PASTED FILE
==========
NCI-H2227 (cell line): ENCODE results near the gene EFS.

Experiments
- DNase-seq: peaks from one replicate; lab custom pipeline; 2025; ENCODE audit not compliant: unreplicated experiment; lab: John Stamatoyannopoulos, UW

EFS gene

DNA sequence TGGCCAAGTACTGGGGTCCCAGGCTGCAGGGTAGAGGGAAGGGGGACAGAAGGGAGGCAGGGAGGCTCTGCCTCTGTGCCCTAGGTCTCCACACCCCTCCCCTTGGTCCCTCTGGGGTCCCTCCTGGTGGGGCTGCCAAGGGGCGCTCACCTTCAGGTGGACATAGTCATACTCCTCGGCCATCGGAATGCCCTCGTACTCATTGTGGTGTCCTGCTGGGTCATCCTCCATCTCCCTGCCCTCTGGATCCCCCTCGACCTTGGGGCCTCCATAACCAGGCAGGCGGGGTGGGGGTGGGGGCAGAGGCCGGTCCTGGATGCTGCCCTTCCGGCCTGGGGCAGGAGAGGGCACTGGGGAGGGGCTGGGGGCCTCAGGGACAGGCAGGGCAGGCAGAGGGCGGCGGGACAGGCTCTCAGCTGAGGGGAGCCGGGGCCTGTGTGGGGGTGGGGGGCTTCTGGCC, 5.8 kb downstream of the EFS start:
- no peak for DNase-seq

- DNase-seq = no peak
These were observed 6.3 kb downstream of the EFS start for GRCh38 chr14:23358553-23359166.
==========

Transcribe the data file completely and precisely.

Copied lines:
NCI-H2227 (cell line): ENCODE results near the gene EFS.

Experiments
- DNase-seq: peaks from one replicate; lab custom pipeline; 2025; ENCODE audit not compliant: unreplicated experiment; lab: John Stamatoyannopoulos, UW

EFS gene

DNA sequence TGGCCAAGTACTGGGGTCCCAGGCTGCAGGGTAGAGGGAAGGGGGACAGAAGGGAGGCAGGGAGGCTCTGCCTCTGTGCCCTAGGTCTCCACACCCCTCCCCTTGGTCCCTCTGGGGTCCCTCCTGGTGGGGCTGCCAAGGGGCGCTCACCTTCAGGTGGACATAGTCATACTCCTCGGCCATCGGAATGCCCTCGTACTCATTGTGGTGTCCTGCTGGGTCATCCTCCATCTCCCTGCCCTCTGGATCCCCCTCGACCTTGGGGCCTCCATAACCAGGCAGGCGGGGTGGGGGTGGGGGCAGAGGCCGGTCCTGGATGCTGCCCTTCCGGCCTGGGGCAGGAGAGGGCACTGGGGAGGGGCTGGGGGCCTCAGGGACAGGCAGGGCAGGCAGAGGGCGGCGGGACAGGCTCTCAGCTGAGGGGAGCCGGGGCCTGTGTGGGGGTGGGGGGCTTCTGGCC, 5.8 kb downstream of the EFS start:
- no peak for DNase-seq

- DNase-seq = no peak
These were observed 6.3 kb downstream of the EFS start for GRCh38 chr14:23358553-23359166.